Swing weight is one of the most important factors in longer rods - and one where you'll see the most variation. While all of the rods in the test were 'light', not all of them felt that way. While none of the rods made me forget that the rod was 10' long, the Zephrus came closest and was the clear winner. It's definitely the most fun to cast all day.
This one is hard to describe, but some rods just feel better than others when you cast them. Whether it’s greater casting feedback, more flex, I’m not sure. But I can say that there’s never been a fly caster who hasn’t been able to talk about the feel of a rod, and it’s one of the most important characteristics when buying a rod.
Read on for our notes on each rod.
We’ve been fans of Hardy ever since they released the Zenith. The all new Hardy Zephrus FWS is the latest evolution of that great rod. As a 10' 5wt, the Zephrus stood out from the crowd by doing everything we asked of it really well. Ultimately though, if I had to pick one reason that this is the winner of our mini-shootout, it’s that the Zephrus felt most like a trout rod. It has the lowest swing weight and most moderate overall flex. It makes it much more fun to fish than the competitors.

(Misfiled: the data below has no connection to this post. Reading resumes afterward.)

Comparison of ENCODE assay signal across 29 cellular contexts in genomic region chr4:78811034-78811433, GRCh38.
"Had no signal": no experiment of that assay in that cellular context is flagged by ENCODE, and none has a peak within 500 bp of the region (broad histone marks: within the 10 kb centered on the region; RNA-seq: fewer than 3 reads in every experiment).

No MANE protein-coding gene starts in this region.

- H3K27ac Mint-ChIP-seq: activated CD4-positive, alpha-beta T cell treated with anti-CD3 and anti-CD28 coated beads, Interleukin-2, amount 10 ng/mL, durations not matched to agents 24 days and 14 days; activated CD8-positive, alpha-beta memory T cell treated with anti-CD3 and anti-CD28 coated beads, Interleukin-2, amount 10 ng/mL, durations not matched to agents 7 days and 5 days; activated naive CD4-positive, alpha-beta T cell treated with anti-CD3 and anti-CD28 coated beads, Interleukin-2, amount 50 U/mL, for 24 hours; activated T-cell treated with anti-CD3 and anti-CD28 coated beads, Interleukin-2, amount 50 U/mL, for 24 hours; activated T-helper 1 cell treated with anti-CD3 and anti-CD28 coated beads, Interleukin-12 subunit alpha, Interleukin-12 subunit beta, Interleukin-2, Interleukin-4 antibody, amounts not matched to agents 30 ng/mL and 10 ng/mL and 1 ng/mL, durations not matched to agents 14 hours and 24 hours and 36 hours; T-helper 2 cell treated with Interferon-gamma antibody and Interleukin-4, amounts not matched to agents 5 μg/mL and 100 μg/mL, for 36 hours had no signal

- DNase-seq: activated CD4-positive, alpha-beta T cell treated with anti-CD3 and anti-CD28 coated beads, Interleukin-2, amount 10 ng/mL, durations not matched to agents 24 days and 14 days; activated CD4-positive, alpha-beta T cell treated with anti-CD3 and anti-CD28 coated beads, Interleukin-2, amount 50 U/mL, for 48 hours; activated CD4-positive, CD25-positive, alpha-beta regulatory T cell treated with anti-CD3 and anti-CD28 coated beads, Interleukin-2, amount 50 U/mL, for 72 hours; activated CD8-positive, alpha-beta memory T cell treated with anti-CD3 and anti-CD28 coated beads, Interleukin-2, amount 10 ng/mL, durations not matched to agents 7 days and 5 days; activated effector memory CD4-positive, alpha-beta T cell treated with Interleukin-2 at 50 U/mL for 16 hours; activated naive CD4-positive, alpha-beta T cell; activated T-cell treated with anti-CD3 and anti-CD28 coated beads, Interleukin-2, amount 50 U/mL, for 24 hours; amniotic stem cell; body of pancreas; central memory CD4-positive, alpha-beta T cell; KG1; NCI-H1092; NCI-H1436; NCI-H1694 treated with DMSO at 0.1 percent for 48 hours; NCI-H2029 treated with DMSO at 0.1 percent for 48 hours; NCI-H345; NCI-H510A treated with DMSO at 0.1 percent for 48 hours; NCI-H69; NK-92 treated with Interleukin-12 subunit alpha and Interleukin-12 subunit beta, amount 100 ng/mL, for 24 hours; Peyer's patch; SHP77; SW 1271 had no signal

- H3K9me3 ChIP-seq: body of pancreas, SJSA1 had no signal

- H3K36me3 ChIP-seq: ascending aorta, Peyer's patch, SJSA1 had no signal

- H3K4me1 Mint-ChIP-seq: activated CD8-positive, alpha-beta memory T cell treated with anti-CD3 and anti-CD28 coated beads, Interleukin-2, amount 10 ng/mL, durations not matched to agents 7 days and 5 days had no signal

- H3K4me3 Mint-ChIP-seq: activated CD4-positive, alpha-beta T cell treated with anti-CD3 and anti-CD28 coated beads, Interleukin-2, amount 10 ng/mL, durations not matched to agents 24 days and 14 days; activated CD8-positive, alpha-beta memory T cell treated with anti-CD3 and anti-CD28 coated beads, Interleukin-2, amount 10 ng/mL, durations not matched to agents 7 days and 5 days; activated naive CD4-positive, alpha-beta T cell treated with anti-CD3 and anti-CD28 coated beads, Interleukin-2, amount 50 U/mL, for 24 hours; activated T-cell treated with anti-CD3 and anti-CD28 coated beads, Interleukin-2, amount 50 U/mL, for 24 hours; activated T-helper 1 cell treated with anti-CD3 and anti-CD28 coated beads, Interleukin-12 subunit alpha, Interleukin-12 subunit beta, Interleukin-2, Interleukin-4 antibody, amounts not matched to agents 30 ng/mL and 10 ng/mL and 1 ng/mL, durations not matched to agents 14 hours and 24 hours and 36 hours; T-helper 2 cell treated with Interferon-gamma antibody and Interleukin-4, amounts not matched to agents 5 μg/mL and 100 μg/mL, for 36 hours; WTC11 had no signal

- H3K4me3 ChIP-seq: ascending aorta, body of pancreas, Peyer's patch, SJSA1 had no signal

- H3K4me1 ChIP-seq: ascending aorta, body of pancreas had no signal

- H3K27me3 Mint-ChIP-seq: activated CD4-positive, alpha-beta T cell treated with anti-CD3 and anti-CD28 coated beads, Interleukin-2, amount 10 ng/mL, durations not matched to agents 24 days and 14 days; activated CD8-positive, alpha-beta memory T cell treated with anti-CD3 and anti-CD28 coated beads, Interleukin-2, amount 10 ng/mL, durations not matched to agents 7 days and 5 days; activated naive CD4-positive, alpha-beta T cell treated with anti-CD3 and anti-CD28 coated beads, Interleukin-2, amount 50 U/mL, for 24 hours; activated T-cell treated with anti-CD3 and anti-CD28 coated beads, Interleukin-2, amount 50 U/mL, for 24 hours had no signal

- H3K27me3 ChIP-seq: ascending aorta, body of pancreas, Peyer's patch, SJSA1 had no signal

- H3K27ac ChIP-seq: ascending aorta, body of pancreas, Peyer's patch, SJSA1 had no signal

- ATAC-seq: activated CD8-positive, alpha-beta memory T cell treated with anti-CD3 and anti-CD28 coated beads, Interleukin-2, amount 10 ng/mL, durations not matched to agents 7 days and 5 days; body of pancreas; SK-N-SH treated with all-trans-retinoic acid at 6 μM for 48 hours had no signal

Here are our notes about how it performed in each of the categories:
Streamers – We didn’t expect the Zephrus to cast streamers very well. It’s probably got the softest overall flex of the rods in the shootout (which isn’t saying much), which I thought would equate to poorer performance in the streamer department. Instead, the progressive flex and fast recovery speed made it fantastic. It really lets you open up your loop to throw big, heavy, flies.